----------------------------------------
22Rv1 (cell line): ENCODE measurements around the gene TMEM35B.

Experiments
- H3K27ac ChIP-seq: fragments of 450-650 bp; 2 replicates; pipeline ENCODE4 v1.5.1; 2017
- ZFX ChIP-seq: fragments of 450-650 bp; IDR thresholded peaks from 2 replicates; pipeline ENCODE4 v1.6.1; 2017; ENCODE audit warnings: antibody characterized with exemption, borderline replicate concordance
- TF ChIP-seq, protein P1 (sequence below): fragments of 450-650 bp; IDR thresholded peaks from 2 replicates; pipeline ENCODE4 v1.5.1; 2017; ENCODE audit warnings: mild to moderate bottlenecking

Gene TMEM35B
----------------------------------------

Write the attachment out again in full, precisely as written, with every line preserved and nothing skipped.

22Rv1 (cell line): ENCODE measurements around the gene TMEM35B.

Experiments
- H3K27ac ChIP-seq: fragments of 450-650 bp; 2 replicates; pipeline ENCODE4 v1.5.1; 2017
- ZFX ChIP-seq: fragments of 450-650 bp; IDR thresholded peaks from 2 replicates; pipeline ENCODE4 v1.6.1; 2017; ENCODE audit warnings: antibody characterized with exemption, borderline replicate concordance
- TF ChIP-seq, protein P1 (sequence below): fragments of 450-650 bp; IDR thresholded peaks from 2 replicates; pipeline ENCODE4 v1.5.1; 2017; ENCODE audit warnings: mild to moderate bottlenecking

Gene TMEM35B